Retained placenta; umbilical cord prolapse; foetal arrhythmia; toxoplasmosis; preeclampsia; placental abruption; gestational diabetes; cytomegalovirus: I read about all of them, and learned the warning signs. Perhaps to other women, these complications remain obscure, shadowy threats during pregnancy, but to me they were hard, clear, immediate dangers. When my obstetrician told me that mine was a perfectly normal pregnancy, the very first thing I said was: “Are you sure?”
And yet I was surprised when disaster struck. The things you worry about aren’t supposed to happen – that’s what worry does. It’s a preventative. And my disaster happened quickly, without fanfare or drama. One second, I was a nice, normal, happy pregnant married woman of 32, walking across my bedroom to my desk while my husband made lunch downstairs. And then the warm fluid gushed out of me, soaking my clothing and leaving a little wet spot on the pale green carpet.
Driving across country some years ago, I pulled off Interstate 76, among the arroyos and tumbleweed at Fort Morgan, Colorado. Philip K. Dick lay buried somewhere in the cemetery there. But where? At the public library, a sweet old lady volunteer flipped the pages of a bound burial record until she found the grave’s location. I wrote it down, thanked her, and wandered around until I found a double tombstone, about a foot high, bearing the names Philip and Jane, Dick’s twin sister, dead in infancy. (Before he died in 1982, Dick purchased the plot next to hers.) Standing only a few feet above his moldering corpse gave me the willies. His books produce in me a sort of psychotic break with everyday reality, revealing a hidden life behind it, ominous and possibly sacred. On top of the low tombstone, an earlier pilgrim had placed an array of small plastic sheep. An offering! I sensed something sacred about them, so I stole one. Returning to my car, I stuck it into the heater grid on the dash. To this day, it guides my travels, a holy relic reminding me to dream of electric sheep.
P. D. Viner is a British crime writer who has published two novels and two long novellas. Recently, he completed a manuscript titled “The Funeral Director,” which is set in western New York. Viner was born and raised in South London; his prose, naturally, tends to have a British accent. “I feel like I’ve got a very good handle of American idioms,” he told me. Still, he wanted this book, and particularly its American characters, to sound as American as possible. He felt that he couldn’t be too careful.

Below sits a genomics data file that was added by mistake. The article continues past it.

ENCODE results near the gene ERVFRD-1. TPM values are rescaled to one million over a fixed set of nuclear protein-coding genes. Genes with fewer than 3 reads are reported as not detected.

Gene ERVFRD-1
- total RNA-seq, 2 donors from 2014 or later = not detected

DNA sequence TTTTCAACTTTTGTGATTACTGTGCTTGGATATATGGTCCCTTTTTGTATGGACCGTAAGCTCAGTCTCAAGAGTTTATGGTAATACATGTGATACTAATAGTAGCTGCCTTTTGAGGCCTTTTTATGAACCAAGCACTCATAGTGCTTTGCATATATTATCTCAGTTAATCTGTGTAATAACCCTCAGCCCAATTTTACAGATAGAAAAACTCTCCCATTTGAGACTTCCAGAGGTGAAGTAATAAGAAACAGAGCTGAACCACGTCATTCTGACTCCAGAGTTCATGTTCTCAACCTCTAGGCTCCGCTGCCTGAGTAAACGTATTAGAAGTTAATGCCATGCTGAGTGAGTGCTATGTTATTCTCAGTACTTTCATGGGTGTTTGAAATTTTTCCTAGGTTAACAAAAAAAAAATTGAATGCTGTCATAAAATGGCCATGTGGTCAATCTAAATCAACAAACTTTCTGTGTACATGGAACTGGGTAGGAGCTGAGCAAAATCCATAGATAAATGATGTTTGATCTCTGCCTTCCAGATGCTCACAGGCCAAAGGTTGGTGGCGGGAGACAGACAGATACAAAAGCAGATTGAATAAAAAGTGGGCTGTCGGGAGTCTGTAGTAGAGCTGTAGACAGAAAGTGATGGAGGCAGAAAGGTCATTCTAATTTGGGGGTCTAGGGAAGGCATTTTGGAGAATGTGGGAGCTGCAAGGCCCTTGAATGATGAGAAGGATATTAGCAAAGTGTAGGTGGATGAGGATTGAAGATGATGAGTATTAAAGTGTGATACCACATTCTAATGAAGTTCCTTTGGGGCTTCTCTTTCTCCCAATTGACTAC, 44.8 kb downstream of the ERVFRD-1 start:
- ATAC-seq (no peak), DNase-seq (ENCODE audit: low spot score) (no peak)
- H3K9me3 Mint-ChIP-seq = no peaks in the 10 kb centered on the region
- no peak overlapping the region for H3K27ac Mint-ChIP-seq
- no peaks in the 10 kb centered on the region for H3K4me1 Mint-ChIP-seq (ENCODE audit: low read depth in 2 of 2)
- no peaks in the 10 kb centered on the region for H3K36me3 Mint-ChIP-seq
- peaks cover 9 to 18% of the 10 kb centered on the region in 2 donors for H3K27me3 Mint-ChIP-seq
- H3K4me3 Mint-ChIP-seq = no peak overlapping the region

He asked an American reader to vet his manuscript, hoping to eliminate any slip-ups—the British “windscreen” for the American “windshield,” that sort of thing. Ultimately, he decided that asking just one reader was insufficient. He ended up relying on a dozen Americans, including eight who read the entire book. One was a ghostwriter in Virginia; two were high-school teachers; some were people he met through Facebook. Each found at least one Britishism in the text that had not been identified by someone else. Viner had written “hired car” instead of “rental car,” “ring off” instead of “hang up.” (He didn’t pay his vetters, but he plans to acknowledge them in the finished book, he said.)
After growing up in rural western Massachusetts, the only child of well-educated, white-collar parents, Hodgman attended Yale. These are facts. But as Hodgman delivers what would otherwise be a sterile story, he peppers his narrative with deadpan asides, cocktails of self-deprecation and mock homespun wisdom: "Insecurely teasing a teenager is a privilege of fatherhood," he asserts, and "A mustache sends a visual message to the mating population of Earth that says, 'No thank you. I have procreated. My DNA is out in the world, and I no longer deserve physical affection.'"
For her second book, Perelman says she wanted to avoid falling into the trap of overly simplified, 20-minute express recipes. “I didn’t want a book whose goal was to rush you out of the kitchen the second you began to unwind,” she wrote earlier this year. “I didn’t want to operate from the assumption that cooking is drudgery, when for so many of us, it’s a much-needed escape. I didn’t want to waste anyone’s time, but I also knew that a recipe that takes 10 minutes longer isn’t necessarily a deal-breaker if those 10 minutes make it infinitely better.”